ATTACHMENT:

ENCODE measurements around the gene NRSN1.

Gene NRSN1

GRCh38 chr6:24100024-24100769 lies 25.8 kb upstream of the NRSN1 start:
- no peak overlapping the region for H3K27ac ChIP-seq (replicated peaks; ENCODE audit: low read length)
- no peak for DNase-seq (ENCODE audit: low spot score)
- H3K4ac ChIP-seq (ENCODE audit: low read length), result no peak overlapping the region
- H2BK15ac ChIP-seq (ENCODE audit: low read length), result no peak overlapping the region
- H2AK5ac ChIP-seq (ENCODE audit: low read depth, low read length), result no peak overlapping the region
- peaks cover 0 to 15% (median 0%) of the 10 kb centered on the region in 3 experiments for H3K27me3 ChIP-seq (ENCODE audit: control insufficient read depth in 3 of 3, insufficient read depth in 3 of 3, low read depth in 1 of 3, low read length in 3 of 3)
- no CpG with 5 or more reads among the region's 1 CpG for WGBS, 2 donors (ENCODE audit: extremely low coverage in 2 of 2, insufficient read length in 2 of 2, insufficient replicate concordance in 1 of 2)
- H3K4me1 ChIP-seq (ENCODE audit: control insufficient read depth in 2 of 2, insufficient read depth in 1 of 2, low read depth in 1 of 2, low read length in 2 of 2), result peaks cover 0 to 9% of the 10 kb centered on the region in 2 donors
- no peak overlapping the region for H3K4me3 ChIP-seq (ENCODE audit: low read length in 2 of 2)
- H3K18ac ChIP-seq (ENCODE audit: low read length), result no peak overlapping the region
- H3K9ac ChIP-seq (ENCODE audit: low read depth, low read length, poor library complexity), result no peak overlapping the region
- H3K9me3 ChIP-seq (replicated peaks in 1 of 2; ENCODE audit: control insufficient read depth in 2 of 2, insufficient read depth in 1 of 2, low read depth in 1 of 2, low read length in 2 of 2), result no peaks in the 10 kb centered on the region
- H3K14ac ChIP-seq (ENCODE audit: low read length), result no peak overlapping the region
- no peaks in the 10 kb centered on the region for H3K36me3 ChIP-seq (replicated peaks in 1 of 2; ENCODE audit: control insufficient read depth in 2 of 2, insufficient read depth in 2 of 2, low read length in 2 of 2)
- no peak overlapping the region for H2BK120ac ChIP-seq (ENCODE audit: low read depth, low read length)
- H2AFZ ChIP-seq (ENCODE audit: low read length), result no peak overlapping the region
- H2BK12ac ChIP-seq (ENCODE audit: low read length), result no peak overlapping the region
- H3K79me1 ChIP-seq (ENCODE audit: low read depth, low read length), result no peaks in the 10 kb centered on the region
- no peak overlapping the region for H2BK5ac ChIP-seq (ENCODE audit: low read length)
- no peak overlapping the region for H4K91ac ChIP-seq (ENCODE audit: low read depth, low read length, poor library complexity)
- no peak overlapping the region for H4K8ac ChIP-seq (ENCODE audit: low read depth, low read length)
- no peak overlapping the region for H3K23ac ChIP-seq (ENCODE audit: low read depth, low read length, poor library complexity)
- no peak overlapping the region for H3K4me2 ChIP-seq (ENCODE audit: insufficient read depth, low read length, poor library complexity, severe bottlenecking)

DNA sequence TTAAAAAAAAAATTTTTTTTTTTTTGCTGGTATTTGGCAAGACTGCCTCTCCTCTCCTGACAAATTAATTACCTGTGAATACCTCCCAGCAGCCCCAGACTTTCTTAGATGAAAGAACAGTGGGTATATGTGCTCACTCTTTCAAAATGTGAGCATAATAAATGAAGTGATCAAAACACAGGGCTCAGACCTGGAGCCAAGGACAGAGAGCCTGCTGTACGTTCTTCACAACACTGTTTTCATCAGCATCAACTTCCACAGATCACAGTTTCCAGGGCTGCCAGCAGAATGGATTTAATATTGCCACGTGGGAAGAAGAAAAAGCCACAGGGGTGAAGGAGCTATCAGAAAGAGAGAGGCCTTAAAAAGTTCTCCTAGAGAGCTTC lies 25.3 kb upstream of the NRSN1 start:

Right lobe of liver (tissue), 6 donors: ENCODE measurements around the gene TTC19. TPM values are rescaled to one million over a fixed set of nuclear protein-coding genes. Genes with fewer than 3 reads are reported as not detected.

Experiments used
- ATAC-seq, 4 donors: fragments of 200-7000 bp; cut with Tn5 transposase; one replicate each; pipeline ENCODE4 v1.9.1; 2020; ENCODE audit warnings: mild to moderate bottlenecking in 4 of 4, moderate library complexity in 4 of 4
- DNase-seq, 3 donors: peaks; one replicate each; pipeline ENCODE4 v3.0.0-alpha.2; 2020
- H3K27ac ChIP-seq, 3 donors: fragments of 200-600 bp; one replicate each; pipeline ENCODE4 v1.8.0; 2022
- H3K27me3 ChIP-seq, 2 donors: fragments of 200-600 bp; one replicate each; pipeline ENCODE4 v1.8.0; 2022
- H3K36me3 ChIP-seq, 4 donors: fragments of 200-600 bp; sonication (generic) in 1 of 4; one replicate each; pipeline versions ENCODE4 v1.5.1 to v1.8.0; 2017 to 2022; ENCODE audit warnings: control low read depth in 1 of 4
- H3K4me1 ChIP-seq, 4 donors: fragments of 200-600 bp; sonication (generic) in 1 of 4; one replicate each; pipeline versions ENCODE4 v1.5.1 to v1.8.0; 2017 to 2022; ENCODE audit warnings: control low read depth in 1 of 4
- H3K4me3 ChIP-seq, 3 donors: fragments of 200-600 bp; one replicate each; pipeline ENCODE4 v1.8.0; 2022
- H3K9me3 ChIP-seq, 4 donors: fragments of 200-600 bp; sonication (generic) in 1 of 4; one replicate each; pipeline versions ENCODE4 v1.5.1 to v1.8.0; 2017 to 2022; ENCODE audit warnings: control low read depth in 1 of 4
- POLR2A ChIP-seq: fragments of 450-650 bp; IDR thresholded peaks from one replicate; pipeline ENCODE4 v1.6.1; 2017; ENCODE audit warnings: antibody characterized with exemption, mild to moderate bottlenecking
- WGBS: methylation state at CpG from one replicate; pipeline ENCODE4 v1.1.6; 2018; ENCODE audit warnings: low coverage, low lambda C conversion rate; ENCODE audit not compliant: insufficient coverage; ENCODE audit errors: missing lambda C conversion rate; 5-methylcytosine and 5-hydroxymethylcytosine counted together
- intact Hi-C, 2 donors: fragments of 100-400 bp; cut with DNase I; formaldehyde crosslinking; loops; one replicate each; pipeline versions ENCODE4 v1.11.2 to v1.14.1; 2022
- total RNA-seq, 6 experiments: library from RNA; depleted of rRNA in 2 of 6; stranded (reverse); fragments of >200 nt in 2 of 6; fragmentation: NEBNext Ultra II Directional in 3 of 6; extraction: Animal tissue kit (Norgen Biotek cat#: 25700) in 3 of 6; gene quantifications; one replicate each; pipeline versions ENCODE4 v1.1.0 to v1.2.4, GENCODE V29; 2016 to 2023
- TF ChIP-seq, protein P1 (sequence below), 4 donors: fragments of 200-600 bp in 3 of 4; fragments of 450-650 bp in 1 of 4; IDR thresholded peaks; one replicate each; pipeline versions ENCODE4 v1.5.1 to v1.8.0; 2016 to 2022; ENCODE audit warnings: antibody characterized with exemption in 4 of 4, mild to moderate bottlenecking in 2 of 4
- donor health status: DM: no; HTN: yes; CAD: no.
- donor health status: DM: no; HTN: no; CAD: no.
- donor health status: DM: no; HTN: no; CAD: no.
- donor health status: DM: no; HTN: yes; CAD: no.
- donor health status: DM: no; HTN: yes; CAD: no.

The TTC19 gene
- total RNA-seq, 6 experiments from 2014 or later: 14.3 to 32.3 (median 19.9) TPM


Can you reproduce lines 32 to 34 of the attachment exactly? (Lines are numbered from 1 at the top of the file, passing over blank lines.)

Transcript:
- H3K27ac ChIP-seq, 3 donors: fragments of 200-600 bp; one replicate each; pipeline ENCODE4 v1.8.0; 2022
- H3K27me3 ChIP-seq, 2 donors: fragments of 200-600 bp; one replicate each; pipeline ENCODE4 v1.8.0; 2022
- H3K36me3 ChIP-seq, 4 donors: fragments of 200-600 bp; sonication (generic) in 1 of 4; one replicate each; pipeline versions ENCODE4 v1.5.1 to v1.8.0; 2017 to 2022; ENCODE audit warnings: control low read depth in 1 of 4